Are brick-and-mortar stores the next big thing in digital?
Last week, the internet was abuzz about Amazon -- the world's greatest virtual
store -- contemplating opening a real brick-and-mortar store.
Not 24 hours later, the rumors started flying around Google opening a store in
So I thought about other great online brands and their relationship to the real
Ebay has a thriving business of drop-off stores that support prospective sellers
in the physical world so it's easier to auction in the virtual one. Microsoft's retail
empire is nascent, but clearly on a growth curve.
And, of course, everyone's learning from Apple, whose stores feel like a wild
and wonderful physical manifestation of the internet -- open 24/7, loaded with
information, customer-driven interactivity, and, if you actually buy something, the
receipt goes straight to email. Just like you were buying online!
So what is it all about? With Facebook's IPO marking their huge coming of age,
is the rest of the world regressing?
In my view, it's all very simple, and actually hugely exciting. I believe we are
starting to see a productive, powerful convergence of the digital and physical
Why? Because while digital is everything -- just think of how it's transformed our
personal not to mention professional lives -- not everything is digital. We eat in
restaurants, we haven't abandoned real community for online community, and we
still like flesh-and-blood salespeople to say that suit's just right for us.
Along those lines, just last week, I got a beautifully handwritten note on a fine
piece of stationery from a prominent haberdashery in New York. They started off
by noting that I hadn't been in the store in a decade and that they "thought a brief
reminder would be nice." They then told me what I bought at my last visit, where
they have been located since 2004, and that they were celebrating their 122nd
year since their founding in Germany.
This couldn't be more analog, but really, it's not totally foreign to data
aggregations you might see coming from Amazon -- what you purchased, online
reminders and recommendations.
But for a time, marketers have created a great and artificial divide between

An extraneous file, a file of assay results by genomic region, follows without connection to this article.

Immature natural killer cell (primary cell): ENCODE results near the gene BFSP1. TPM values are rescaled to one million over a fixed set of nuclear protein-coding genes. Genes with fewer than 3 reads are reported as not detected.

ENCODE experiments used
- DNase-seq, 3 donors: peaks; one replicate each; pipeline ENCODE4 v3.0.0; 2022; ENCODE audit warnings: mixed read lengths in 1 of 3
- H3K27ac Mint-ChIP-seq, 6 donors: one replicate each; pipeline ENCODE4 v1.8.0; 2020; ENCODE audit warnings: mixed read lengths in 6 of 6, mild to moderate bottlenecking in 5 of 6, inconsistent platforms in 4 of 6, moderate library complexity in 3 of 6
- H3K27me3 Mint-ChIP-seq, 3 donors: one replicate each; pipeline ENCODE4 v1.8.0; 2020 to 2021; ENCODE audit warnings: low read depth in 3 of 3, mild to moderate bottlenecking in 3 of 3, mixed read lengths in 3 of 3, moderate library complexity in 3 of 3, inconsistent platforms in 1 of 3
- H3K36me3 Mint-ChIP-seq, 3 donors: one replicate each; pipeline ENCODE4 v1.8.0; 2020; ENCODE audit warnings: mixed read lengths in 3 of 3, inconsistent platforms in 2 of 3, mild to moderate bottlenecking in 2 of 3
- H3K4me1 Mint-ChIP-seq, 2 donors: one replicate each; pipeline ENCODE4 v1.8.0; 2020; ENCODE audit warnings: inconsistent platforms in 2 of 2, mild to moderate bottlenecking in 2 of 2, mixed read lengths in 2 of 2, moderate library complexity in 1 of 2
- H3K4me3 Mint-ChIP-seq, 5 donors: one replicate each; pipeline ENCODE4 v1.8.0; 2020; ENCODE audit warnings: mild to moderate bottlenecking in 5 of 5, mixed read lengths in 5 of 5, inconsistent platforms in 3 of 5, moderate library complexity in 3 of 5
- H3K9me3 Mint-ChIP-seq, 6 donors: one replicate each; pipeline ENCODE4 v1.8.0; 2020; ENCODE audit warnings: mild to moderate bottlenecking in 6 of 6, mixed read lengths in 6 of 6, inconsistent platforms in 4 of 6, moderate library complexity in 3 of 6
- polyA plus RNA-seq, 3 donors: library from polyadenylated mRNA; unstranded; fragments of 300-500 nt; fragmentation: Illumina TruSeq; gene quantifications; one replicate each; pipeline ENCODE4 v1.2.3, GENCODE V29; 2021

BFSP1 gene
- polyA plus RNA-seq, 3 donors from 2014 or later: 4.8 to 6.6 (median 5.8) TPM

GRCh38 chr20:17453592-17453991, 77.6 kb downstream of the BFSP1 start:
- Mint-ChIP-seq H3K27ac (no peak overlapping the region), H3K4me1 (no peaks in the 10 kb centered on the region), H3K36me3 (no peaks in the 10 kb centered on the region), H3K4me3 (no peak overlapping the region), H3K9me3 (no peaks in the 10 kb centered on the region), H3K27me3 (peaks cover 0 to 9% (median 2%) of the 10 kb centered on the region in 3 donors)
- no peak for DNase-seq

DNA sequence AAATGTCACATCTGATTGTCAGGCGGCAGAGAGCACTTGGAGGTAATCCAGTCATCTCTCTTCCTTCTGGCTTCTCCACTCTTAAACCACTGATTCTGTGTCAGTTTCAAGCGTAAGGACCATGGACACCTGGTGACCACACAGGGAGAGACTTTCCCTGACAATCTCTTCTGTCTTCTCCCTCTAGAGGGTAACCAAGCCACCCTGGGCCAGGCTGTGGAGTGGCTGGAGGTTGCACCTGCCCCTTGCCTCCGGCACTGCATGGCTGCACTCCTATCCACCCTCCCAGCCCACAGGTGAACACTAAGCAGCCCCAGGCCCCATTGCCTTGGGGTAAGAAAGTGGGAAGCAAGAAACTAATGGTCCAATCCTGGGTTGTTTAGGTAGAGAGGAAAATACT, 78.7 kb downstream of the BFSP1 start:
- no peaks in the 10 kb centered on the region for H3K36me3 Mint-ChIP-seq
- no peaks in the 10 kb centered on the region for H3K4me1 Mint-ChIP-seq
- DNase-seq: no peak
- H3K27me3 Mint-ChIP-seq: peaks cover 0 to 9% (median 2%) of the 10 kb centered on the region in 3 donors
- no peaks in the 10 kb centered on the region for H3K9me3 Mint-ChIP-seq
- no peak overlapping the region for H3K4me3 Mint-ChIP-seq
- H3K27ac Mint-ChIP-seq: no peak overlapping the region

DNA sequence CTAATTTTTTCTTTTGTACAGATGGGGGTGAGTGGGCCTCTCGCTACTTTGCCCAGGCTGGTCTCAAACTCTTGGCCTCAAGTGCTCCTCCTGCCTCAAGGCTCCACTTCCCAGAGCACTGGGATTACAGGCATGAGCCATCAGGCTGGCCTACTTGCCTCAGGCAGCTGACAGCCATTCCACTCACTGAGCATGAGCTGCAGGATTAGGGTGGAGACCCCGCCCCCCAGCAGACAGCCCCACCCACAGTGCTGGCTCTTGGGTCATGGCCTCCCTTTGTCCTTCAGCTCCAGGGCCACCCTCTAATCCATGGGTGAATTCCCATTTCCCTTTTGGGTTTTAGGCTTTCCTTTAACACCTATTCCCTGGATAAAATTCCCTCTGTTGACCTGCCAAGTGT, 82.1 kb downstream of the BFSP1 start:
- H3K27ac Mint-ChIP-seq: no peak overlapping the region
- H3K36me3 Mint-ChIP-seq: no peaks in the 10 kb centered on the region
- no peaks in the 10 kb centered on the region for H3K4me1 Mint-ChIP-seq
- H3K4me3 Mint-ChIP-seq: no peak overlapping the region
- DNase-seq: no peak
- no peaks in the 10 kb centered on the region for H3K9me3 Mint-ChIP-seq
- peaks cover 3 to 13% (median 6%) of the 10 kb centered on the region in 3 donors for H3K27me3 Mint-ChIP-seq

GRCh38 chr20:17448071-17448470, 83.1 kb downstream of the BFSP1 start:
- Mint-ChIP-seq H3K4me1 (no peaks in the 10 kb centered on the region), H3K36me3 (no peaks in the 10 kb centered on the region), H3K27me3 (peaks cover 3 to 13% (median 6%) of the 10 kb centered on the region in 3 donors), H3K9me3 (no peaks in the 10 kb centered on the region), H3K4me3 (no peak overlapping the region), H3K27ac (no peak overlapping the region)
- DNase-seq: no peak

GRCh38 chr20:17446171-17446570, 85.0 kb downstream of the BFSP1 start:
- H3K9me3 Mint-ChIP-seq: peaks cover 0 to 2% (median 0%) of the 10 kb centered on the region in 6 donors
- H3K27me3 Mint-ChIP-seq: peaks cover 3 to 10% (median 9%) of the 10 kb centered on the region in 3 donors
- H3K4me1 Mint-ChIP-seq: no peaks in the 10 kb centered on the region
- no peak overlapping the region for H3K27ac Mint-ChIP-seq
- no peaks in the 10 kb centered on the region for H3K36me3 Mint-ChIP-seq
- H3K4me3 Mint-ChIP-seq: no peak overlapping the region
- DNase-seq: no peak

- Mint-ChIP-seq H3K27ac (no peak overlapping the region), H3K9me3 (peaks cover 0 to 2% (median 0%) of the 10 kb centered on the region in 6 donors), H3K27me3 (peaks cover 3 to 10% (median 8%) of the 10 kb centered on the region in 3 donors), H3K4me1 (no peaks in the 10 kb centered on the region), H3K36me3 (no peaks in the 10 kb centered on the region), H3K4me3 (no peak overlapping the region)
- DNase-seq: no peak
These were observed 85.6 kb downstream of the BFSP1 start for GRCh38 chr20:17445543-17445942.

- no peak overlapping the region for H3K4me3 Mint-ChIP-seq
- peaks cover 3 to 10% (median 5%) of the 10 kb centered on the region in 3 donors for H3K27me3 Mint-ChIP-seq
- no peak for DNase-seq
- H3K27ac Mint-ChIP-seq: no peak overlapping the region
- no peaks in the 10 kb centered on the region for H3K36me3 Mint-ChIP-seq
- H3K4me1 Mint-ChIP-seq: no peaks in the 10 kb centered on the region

what's "traditional" and new, what's online or offline, what should be data-driven
The smart digital brands are taking what they know about the digital world and
bridging it back to the physical world. And, believe me, I am not, even for a
nano-second, suggesting that they are walking away from digital. I repeat --
digital is everything.
But I take my hat off to Google and Amazon, who are driving digital into Digital
Exponential -- where digital helps create a complete lifestyle, because
customers live both online and in the real world.
It's no small wonder that this Digital Exponential is percolating in the retail
space. Retail has always been about creating a special user experience that
begins before you enter the store and is supported at the store by an environment
that defines the brand, as well as by sales people who walk and talk it. And then
it's reinforced after the visit by everything from the shopping bag to the returns
That's why, even though people can order just about everything online, they
sometimes choose to patiently wait on lines just to get inside the doors. Ignoring
that customers sometimes opt for the tactile over the technological is a perilous
path, because the brand experience should be complete, whether it's rooted in
the physical or virtual world. Conversely, anyone who thinks it's enough to have a
customer "like" a Facebook page is missing the real power that comes out of the
culture of sharing in social networks.
Where will Digital Exponential find its perfect expression? No doubt through
mobile, which allows us to combine work and play, which helps us navigate both
through the virtual and physical worlds and which gives us a life experience, filled
with more possibility than ever.
These are really interesting times.
Follow David Sable on Twitter: www.twitter.com/DavidSable